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This Employee Wellness Solution Only Makes Companies Pay When Workers Actually Participate

by Muriel Vega

Increasingly, companies are taking responsibility for their employees’ wellbeing – a win-win that provides employees with access to resources to remain healthy and productive and allowing employers to save on expensive healthcare costs. Employee wellness programs have climbed to an almost $8 billion industry.

However, the engagement on these programs is often low — only about 15-20 percent of the company’s workforce participate, on average.

Don Doster founded his startup, gBehavior, to implement a points reward system that would encourage employees in the construction industry to follow safety guidelines, like wearing the correct protective equipment and passing inspections, to help reduce at-work incidents. “We saw tremendous success with a 40 to 60 percent reduction in reported injuries,” says Doster.

A client inquired about using the same reward system, but focusing it on health and wellness. Doster explains how the client was seeing increasing healthcare costs due to employees requesting brand name prescriptions instead of generic and visiting the ER on weekends for non-emergency colds or ear infections.

What if there was a program that would incentivize employees to use lower cost alternatives when ill and encourage them to stay healthy in the first place?

Doster implemented a pilot program of the system and saw positive engagement and lower healthcare costs for the employer. Shortly after, he brought insurance giant Kaiser Permanente on board.

However, since gBehavior’s platform was safety-focused, Doster went out to fundraise his first investment round to further develop the platform and populate it with the necessary health content, like nutrition and exercise advice.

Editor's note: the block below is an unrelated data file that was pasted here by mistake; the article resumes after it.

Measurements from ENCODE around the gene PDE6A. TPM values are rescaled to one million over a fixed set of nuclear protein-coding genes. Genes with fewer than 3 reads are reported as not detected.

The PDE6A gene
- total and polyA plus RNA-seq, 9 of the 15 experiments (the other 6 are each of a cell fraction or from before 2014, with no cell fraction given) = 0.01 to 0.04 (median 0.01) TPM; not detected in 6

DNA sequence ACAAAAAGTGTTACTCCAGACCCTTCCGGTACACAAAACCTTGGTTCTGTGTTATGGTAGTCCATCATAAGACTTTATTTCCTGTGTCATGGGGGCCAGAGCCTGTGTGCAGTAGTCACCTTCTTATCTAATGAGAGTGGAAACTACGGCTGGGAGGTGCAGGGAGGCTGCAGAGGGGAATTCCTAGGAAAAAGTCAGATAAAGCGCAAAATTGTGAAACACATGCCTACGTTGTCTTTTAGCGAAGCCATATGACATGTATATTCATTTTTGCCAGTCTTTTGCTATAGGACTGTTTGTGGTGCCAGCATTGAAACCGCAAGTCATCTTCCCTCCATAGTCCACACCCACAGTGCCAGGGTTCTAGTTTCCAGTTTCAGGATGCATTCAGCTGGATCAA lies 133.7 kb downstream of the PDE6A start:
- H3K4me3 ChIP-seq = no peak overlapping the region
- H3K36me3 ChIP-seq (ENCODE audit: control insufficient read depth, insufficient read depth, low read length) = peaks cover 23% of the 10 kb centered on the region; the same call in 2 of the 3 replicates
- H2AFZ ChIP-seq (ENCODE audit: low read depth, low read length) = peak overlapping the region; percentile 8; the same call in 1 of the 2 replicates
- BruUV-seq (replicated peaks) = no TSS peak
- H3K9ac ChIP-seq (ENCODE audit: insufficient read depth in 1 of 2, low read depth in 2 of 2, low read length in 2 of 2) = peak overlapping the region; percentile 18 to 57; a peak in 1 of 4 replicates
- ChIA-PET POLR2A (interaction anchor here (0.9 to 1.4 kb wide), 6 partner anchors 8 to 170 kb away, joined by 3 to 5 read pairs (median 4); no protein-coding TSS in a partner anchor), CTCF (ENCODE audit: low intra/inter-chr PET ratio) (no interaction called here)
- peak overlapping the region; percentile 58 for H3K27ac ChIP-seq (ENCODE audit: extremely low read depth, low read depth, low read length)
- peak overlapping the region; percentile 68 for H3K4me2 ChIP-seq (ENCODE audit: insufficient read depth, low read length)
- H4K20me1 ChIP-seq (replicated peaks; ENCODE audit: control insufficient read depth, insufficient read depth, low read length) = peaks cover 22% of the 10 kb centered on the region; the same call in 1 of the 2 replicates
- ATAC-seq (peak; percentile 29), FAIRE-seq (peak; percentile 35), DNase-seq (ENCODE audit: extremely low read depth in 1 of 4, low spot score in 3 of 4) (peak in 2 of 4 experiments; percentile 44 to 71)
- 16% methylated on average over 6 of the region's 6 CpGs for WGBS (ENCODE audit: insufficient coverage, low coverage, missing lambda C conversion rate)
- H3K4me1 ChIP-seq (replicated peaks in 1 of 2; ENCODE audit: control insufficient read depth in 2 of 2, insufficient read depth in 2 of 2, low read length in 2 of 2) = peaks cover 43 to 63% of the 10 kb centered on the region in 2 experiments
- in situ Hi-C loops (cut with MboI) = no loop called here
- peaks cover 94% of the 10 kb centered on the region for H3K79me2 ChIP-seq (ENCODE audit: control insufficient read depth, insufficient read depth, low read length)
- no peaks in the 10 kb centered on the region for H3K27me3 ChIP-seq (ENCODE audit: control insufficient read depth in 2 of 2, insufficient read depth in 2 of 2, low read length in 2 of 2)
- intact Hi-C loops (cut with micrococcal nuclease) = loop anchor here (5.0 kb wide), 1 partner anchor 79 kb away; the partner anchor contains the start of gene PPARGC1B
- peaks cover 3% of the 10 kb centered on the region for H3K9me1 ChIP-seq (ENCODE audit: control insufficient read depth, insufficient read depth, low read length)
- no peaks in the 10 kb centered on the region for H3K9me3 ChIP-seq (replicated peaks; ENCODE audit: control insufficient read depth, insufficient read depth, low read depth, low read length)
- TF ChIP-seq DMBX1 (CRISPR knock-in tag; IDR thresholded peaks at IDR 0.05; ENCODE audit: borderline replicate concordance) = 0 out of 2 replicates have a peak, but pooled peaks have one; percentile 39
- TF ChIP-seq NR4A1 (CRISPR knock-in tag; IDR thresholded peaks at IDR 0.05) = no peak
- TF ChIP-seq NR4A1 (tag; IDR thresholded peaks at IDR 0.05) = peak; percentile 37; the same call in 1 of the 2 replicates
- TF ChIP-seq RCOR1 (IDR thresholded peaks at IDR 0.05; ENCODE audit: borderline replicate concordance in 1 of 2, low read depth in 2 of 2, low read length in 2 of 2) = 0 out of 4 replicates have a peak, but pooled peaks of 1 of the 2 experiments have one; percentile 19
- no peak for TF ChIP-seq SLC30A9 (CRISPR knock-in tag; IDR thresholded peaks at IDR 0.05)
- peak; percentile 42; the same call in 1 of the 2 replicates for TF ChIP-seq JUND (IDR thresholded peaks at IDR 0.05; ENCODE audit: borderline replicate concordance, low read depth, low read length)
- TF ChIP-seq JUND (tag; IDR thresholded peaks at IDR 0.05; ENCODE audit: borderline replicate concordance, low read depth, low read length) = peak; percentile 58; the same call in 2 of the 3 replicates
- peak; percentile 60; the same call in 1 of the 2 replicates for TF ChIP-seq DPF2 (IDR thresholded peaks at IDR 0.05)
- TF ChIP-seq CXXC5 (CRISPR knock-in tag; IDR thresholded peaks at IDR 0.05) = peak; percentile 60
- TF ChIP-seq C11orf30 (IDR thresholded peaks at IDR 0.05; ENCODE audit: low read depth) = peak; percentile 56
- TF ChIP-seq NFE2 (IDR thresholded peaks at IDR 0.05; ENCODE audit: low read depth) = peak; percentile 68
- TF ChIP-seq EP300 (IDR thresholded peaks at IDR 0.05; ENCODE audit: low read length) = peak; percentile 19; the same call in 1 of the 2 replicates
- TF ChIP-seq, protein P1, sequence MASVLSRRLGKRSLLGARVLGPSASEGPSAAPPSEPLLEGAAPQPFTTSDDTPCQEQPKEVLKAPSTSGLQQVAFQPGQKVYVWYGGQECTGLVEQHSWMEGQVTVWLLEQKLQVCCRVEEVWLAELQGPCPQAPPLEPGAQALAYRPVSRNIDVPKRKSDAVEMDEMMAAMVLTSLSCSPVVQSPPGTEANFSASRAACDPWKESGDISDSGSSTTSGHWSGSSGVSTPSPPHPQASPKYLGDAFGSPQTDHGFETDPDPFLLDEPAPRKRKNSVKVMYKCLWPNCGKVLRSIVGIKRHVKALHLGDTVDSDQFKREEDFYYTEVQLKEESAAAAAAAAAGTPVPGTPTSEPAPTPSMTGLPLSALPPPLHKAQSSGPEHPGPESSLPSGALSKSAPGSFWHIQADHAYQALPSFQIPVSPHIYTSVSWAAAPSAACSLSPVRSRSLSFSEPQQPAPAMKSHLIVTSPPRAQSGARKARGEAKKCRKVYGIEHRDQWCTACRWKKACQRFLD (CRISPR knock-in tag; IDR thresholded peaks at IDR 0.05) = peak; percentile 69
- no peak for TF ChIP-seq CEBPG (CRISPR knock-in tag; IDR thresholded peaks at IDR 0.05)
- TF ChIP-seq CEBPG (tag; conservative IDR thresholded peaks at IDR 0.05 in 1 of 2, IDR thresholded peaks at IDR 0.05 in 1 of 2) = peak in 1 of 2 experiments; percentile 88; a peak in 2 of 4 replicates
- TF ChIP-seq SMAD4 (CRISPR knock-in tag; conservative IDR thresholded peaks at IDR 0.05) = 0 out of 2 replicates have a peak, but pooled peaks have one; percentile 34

Following a conversation with Atlanta-based Fulcrum Equity Partners, Doster made a business decision, and instead of building his own platform, acquired North Carolina-based startup Rival Health instead. The two companies merged in March 2017 and unveiled their joint product this month after a 16-month development period.

“We had several offsite meetings where we would take every aspect of our company and look at the current features and look at what the industry is calling for,” says Doster. “We did that from a marketing and product development perspective and also had an outside company interview our customers and gather feedback. We are asking an individual who is not happy with their health or another aspect to make a pivot; same with a company who is not happy with their wellness culture or safety metrics.”

Points-based reward platform GoPivot addresses engagement issues employers see when encouraging their employees to stay healthy and safe, both in and outside the workplace. “Other than payroll, the second largest expense that they have is their healthcare costs,” Doster says.

The mobile solution allows employers to configure goals and offers rewards for following recommended exercises, prescribed meal plans, annual doctor visits or reaching internal goals like 401K sign ups or specific sales metrics. Upon sign up, the platform will prescribe an exercise plan with a daily video based on your responses. The nutrition survey will ask you current weight and food allergies and then suggest a daily or weekly meal plan to follow.

The in-app rewards mall offers gift cards, travel and purchases from big box retailers. “We use the same psychology that you see in consumerism. Everyone likes to earn points, whether it’s frequent flyer or at a local store,” says Doster.

“We add ways that you can earn points immediately, like syncing your FitBit or downloading the mobile app, and help them earn a $25 gift card to encourage them to look for more point opportunities.”

The companies are also able to issue short-term challenges like a ‘no soda challenge’ with bonus points based on how many activities were completed by the employee.

GoPivot’s revenue is different from the standard per employee model most HR systems offer, instead offering a pay-for-performance model.

“With GoPivot, we get paid a penny a point when people do an activity — if you’re on our program and you didn’t engage with the app, we don’t get paid anything. You only pay for the employees that participate,” says Doster.

Following their launch, the GoPivot team will continue transitioning their current customers to the new platform, and continue growing the client roster.

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